Taking C major/C Ionian as a start point, as in C D E F G A B C, the mode starting on note 2, D, using all the same notes, will be D Dorian. This is sometimes, confusingly, called 'the Dorian of C'. You , I think, are finding 'the Dorian of Bb', which will start on C, and use the notes from Bb maj/ Bb Ionian.Thus, the notes involved will be C D Eb F G A Bb C.
With modes, I feel it's more straightforward to refer back to the 'parent key'. As in, for example, C ionian- C maj. D Dorian - C maj. E Phrygian - C maj. F Lydian - C maj. G mixolydian - C maj. A Aeolian - C maj. B Locrian -C maj.Each of these modes uses exactly the same notes as each other - as in C maj.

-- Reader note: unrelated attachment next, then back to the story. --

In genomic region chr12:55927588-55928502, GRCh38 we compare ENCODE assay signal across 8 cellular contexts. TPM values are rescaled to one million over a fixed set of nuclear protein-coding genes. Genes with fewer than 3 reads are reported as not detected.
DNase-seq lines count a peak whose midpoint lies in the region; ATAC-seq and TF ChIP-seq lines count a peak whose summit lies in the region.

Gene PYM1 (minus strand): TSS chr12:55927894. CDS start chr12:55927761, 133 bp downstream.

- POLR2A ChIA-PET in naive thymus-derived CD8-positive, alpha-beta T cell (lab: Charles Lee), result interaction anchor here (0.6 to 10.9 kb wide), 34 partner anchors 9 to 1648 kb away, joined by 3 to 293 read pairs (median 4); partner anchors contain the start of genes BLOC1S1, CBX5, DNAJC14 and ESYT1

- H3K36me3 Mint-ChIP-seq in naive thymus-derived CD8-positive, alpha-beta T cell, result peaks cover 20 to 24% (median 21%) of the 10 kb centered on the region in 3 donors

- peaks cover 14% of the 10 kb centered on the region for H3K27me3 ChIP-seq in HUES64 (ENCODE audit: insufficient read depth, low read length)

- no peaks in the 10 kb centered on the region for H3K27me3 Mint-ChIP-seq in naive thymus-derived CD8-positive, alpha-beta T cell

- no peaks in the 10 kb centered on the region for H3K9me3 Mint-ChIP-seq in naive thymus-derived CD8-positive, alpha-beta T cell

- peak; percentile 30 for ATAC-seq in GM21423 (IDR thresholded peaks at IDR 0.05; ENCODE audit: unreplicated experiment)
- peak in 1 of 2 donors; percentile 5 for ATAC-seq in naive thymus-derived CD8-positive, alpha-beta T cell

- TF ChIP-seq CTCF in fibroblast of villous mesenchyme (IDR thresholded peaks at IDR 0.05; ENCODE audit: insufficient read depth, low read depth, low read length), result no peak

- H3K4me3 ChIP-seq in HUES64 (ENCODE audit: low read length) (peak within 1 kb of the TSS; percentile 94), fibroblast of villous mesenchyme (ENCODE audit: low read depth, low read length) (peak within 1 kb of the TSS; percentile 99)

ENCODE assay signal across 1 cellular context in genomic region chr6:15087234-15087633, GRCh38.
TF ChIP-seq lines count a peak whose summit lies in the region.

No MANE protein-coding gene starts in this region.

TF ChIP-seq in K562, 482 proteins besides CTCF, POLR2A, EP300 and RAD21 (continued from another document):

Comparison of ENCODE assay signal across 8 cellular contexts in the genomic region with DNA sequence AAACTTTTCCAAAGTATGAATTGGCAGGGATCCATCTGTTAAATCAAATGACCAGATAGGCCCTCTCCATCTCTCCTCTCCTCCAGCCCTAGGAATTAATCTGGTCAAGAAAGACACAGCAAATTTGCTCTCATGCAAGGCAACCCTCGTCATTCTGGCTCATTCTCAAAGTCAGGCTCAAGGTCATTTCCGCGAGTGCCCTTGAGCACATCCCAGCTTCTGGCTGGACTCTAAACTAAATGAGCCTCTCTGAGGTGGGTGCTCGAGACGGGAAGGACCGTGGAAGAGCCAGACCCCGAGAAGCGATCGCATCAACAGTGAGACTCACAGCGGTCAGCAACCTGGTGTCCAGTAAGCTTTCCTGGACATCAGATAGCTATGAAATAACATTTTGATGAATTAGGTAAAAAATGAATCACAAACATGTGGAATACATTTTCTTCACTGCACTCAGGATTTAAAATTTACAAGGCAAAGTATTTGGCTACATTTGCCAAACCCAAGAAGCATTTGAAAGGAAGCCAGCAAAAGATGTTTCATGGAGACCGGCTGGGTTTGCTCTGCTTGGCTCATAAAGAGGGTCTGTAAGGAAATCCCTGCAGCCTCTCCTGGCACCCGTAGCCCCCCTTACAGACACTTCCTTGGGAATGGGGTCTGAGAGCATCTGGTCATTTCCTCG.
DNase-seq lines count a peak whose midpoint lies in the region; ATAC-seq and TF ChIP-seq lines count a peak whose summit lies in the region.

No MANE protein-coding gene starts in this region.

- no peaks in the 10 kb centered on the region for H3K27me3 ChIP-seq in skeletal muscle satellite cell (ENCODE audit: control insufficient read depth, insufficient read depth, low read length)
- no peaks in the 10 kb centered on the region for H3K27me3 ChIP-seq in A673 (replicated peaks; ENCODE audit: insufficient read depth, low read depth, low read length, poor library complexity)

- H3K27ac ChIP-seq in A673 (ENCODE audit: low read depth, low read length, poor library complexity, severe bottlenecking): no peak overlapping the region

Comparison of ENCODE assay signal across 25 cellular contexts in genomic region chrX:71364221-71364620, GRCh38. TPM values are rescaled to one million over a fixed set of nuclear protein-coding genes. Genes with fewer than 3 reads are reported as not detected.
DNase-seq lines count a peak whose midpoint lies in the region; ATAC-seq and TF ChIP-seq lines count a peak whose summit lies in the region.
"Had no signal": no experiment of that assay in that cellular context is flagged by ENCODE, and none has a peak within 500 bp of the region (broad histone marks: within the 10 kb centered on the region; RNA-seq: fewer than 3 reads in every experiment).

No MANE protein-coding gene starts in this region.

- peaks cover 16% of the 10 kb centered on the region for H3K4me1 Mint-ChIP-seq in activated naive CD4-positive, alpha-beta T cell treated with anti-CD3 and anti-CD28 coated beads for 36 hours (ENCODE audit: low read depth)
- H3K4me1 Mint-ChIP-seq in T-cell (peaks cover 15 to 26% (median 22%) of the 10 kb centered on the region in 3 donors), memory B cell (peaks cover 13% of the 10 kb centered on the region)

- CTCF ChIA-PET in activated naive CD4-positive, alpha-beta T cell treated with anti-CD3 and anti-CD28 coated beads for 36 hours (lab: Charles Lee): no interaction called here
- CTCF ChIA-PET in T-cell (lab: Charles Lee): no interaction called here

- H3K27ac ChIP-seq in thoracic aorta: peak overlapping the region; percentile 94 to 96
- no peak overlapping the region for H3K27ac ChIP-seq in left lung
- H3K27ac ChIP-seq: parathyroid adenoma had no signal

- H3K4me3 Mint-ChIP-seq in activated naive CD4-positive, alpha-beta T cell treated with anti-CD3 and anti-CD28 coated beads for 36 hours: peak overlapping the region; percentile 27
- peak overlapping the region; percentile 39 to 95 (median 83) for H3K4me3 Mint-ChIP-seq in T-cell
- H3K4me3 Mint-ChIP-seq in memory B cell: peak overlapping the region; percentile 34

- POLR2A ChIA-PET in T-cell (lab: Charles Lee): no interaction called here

Rather than working out the tone/semitone spacing for each mode, it's done for you if you refer back.Looking at the 8 notes in an octave, spread round a circle, starting at a different point will give you a different mode.This obviously works for each and every major, just need to put in the appropriate # or b. E.g. G Dorian comes from F maj., and will have a Bb in it.